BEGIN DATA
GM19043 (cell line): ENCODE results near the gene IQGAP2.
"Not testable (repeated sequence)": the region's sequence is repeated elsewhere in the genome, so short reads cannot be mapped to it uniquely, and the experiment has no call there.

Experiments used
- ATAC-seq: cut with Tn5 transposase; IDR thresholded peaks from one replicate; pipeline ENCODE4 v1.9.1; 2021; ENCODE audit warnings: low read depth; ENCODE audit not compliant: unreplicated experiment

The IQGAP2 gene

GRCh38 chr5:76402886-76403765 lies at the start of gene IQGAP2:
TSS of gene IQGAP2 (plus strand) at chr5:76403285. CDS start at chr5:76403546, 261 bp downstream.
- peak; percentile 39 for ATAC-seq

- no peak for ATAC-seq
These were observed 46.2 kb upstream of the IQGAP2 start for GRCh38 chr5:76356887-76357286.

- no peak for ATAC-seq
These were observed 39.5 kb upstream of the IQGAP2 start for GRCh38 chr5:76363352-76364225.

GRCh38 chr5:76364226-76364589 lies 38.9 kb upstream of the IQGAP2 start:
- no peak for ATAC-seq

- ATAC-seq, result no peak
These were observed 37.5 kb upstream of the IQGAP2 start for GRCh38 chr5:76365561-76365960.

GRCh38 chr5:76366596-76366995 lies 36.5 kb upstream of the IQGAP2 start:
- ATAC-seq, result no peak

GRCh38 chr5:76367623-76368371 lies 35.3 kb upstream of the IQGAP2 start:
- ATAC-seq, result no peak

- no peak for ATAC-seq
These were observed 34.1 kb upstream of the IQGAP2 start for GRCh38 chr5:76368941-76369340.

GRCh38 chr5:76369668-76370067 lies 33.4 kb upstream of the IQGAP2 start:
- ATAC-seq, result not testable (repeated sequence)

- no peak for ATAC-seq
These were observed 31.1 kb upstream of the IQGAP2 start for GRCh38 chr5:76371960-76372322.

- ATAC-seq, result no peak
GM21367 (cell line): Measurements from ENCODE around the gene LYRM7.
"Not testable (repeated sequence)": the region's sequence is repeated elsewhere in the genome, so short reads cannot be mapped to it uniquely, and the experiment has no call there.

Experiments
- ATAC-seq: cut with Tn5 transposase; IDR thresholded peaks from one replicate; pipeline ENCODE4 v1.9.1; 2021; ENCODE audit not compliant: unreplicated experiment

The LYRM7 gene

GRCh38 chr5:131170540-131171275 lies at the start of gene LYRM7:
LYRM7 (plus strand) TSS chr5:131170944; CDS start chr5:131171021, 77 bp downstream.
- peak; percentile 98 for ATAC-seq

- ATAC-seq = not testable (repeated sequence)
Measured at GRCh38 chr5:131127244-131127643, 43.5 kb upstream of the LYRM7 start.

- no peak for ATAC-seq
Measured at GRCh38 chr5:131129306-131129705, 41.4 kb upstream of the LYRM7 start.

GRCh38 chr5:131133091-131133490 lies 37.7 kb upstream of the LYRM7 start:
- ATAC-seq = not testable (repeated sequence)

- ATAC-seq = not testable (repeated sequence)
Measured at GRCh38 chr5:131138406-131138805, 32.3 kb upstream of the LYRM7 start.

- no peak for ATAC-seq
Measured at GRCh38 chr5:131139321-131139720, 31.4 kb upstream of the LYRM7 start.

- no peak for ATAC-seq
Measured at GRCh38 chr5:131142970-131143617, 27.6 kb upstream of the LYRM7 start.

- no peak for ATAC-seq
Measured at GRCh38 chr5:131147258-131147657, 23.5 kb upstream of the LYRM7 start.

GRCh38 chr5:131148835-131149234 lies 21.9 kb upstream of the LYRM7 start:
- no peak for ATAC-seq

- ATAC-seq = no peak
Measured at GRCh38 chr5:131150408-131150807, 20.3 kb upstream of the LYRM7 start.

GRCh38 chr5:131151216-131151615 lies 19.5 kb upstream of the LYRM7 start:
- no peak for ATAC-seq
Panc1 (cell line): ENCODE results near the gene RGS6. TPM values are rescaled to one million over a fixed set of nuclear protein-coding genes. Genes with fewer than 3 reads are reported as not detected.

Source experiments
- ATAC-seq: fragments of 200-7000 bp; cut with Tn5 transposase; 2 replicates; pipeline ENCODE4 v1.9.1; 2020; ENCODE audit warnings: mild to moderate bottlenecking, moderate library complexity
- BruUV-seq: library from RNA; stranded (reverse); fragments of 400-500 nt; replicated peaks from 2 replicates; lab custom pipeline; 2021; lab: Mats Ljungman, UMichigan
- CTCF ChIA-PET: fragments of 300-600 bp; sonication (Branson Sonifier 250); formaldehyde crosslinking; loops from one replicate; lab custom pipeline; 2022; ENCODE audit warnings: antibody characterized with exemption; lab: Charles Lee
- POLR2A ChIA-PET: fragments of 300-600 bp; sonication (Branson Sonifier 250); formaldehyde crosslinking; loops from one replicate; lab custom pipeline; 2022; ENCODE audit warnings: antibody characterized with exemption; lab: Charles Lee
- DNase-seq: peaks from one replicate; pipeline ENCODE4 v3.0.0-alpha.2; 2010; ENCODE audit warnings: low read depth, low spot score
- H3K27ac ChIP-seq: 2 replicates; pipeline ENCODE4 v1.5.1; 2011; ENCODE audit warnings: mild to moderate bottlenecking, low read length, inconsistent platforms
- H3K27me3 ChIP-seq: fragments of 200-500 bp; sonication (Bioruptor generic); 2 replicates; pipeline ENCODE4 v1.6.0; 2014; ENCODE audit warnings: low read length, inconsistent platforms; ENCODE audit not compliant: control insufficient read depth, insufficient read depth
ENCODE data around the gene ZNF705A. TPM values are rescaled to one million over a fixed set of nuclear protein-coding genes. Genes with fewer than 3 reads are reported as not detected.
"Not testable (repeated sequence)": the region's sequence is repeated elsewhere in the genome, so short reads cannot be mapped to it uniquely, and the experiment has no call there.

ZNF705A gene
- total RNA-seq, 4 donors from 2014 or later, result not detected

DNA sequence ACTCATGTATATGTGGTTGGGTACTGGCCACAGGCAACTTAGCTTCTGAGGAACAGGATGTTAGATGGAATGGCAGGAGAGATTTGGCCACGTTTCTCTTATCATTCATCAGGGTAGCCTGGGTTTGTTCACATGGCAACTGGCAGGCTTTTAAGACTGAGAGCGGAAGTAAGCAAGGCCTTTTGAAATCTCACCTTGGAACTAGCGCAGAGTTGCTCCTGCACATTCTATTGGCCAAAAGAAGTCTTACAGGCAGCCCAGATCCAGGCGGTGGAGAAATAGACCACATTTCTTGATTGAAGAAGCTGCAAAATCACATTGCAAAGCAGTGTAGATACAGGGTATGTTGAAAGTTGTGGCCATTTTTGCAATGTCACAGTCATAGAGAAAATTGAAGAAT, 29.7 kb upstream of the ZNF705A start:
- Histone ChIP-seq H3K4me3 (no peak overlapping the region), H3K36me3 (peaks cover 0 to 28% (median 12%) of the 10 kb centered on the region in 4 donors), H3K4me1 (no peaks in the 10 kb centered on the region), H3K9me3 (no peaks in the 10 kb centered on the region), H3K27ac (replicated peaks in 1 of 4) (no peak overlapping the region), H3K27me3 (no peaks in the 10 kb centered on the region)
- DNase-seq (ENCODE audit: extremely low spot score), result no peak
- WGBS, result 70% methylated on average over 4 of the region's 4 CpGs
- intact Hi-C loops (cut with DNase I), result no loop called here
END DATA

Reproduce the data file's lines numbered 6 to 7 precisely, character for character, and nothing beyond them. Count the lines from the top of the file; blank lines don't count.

GRCh38 chr5:76402886-76403765 lies at the start of gene IQGAP2:
TSS of gene IQGAP2 (plus strand) at chr5:76403285. CDS start at chr5:76403546, 261 bp downstream.